When the reinstallation was complete, all of the network and user configurations remained untouched, and the computer was able to reboot normally.

Oddly, this Macintosh had been updated through the required sequence of Software Update 1.3.1, 10.0.1 Update, and 10.0.2 Update before the crash. After the reinstall, the system was back to 10.0.

The Software Update feature (found under System Preferences under the blue Apple), originally used to make the updates mentioned above, would only reupdate Software Update 1.3.1 on our repaired system.

When 10.0.1 and 10.0.2 updates were downloaded onto the machine from Apple’s support site, the 10.0.1 Update would not install, but the 10.0.2 Update would.

In an attempt to install the Pockey drive software, the Mac was restarted in OS 9.1. Curiously, we found that the software had already been successfully installed before the crash, and the Pockey drive showed up on the Mac’s Desktop as was intended. Because Pockey had not updated its software for OS X, the portable drive could not be used with the new system software.

Several attempts to replay the crash of the Mac by installing the Pockey drive software from OS X, after uninstalling the Pockey software first, were unsuccessful. The installation software would launch the Classic emulator, complain that it could not save the installation software in its preferred location, and then force the user to save the software in a location of the user’s choice. The install program was then launched from the hard drive in OS X and successfully installed in the system directory of OS9.1.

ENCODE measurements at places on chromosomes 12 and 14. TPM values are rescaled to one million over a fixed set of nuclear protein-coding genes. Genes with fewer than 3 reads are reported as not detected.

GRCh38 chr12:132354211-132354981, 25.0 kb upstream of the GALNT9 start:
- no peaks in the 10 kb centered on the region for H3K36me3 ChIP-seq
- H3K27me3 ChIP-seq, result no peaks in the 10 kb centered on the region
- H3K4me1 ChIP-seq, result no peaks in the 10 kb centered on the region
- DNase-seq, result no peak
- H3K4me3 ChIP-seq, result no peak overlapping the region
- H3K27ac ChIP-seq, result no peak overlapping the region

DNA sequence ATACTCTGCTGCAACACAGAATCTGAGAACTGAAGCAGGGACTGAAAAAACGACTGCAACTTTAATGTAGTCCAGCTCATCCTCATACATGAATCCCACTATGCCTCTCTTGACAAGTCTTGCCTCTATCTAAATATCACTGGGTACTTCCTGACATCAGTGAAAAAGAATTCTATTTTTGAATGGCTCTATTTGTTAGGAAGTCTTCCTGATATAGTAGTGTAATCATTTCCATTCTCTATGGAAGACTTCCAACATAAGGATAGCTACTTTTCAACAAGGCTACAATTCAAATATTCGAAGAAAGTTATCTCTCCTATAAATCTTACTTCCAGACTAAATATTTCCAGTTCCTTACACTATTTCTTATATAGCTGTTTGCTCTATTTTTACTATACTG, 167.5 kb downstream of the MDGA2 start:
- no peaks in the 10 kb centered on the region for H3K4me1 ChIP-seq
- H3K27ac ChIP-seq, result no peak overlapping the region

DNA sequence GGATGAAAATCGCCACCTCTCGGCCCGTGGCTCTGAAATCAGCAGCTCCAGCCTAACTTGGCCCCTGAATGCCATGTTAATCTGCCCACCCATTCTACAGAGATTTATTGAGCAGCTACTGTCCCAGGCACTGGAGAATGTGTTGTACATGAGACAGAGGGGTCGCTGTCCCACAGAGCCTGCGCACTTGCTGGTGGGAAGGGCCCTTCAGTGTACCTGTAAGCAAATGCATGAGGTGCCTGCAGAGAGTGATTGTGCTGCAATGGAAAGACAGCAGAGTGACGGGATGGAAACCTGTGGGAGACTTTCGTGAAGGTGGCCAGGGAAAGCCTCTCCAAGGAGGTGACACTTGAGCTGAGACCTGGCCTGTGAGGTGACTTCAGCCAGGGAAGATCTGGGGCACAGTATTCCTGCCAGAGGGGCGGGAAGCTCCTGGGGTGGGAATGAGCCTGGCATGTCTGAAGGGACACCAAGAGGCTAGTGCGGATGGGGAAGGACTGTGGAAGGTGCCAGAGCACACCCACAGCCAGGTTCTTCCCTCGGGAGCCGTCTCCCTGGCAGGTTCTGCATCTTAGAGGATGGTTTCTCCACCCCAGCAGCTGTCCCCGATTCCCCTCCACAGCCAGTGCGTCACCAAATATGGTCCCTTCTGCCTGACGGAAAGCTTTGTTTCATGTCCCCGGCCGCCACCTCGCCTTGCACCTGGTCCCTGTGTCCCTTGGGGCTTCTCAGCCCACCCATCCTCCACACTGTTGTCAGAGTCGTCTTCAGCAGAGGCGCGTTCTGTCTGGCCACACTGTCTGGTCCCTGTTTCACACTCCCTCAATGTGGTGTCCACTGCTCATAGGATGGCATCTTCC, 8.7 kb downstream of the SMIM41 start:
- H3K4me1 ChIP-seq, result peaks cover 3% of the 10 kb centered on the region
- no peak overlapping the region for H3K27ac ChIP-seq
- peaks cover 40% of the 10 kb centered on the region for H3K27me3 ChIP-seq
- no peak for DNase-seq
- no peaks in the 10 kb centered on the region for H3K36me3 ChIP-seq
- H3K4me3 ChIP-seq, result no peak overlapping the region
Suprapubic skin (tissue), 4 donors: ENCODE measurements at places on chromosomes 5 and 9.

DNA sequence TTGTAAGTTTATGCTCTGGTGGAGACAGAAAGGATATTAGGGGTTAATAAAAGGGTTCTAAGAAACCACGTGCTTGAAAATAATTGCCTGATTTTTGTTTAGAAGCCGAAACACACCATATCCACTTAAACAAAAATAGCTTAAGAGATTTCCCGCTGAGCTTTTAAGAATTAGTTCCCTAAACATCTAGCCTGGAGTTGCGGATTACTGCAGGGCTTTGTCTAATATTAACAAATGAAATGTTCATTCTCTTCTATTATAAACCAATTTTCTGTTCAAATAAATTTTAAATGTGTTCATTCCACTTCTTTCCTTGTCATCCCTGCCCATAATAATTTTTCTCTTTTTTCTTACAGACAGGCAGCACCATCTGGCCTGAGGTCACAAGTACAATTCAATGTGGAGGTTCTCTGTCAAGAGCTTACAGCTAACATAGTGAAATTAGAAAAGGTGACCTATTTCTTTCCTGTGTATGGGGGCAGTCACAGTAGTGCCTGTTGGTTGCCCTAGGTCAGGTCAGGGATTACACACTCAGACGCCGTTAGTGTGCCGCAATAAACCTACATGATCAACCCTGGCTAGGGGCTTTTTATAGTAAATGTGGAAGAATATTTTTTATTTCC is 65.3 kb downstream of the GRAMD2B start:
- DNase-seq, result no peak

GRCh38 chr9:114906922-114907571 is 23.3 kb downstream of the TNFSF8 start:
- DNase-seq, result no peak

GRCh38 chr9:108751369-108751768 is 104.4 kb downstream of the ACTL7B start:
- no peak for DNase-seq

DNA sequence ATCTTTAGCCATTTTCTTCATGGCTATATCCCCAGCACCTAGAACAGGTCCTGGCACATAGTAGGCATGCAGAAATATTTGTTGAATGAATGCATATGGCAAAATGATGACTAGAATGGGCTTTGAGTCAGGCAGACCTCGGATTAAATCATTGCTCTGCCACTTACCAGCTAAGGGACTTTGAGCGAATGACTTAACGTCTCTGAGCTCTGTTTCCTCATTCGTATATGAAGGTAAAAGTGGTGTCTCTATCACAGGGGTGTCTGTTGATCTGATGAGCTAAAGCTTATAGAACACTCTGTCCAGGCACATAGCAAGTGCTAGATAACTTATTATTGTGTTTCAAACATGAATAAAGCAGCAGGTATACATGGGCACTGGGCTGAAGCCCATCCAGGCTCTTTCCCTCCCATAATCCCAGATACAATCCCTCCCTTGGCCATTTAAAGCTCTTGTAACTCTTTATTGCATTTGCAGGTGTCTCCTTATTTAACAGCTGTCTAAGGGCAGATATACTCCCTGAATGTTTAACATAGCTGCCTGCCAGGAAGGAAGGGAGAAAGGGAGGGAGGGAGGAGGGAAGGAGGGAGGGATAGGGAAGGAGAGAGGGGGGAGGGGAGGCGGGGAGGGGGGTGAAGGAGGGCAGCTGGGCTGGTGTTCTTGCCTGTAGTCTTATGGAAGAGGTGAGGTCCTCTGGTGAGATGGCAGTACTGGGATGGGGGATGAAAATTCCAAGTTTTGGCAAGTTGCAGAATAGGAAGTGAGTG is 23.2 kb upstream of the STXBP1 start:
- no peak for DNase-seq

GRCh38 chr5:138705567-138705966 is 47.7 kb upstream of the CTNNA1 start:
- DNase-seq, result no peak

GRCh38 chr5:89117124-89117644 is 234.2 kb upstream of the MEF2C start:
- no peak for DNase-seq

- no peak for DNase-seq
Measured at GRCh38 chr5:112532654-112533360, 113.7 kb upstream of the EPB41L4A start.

According to Apple
Officially, Apple states in its instructions for installing Classic software that the user should:

  • Follow the installer’s instructions and choose the OS 9 Applications folder.
  • Be aware this may require the user to be logged on to the machine as an administrator.
  • Try installing the software after restarting in OS 9.1 if the first two suggestions fail.

The third option is probably the best because a restart only takes a few minutes compared to reinstalling the system, which takes about 30 minutes, including downloading and installing the updates.
Apple says you can install non-OS X software from within OS X. What do you think? What have been your experiences installing software under OS X? Share your thoughts in the discussion below or send us a note.